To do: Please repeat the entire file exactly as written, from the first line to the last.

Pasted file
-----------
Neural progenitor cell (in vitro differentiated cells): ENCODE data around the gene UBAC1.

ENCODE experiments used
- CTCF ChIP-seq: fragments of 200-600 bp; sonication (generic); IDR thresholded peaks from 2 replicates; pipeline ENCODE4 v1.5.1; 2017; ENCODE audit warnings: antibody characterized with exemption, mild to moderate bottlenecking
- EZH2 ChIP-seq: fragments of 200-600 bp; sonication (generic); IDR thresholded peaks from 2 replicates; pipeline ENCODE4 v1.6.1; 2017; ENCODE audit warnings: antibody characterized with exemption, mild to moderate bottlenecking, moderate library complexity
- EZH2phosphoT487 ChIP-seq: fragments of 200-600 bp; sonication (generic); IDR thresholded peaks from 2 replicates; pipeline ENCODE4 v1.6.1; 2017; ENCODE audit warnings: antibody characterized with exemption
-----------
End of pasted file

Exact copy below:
Neural progenitor cell (in vitro differentiated cells): ENCODE data around the gene UBAC1.

ENCODE experiments used
- CTCF ChIP-seq: fragments of 200-600 bp; sonication (generic); IDR thresholded peaks from 2 replicates; pipeline ENCODE4 v1.5.1; 2017; ENCODE audit warnings: antibody characterized with exemption, mild to moderate bottlenecking
- EZH2 ChIP-seq: fragments of 200-600 bp; sonication (generic); IDR thresholded peaks from 2 replicates; pipeline ENCODE4 v1.6.1; 2017; ENCODE audit warnings: antibody characterized with exemption, mild to moderate bottlenecking, moderate library complexity
- EZH2phosphoT487 ChIP-seq: fragments of 200-600 bp; sonication (generic); IDR thresholded peaks from 2 replicates; pipeline ENCODE4 v1.6.1; 2017; ENCODE audit warnings: antibody characterized with exemption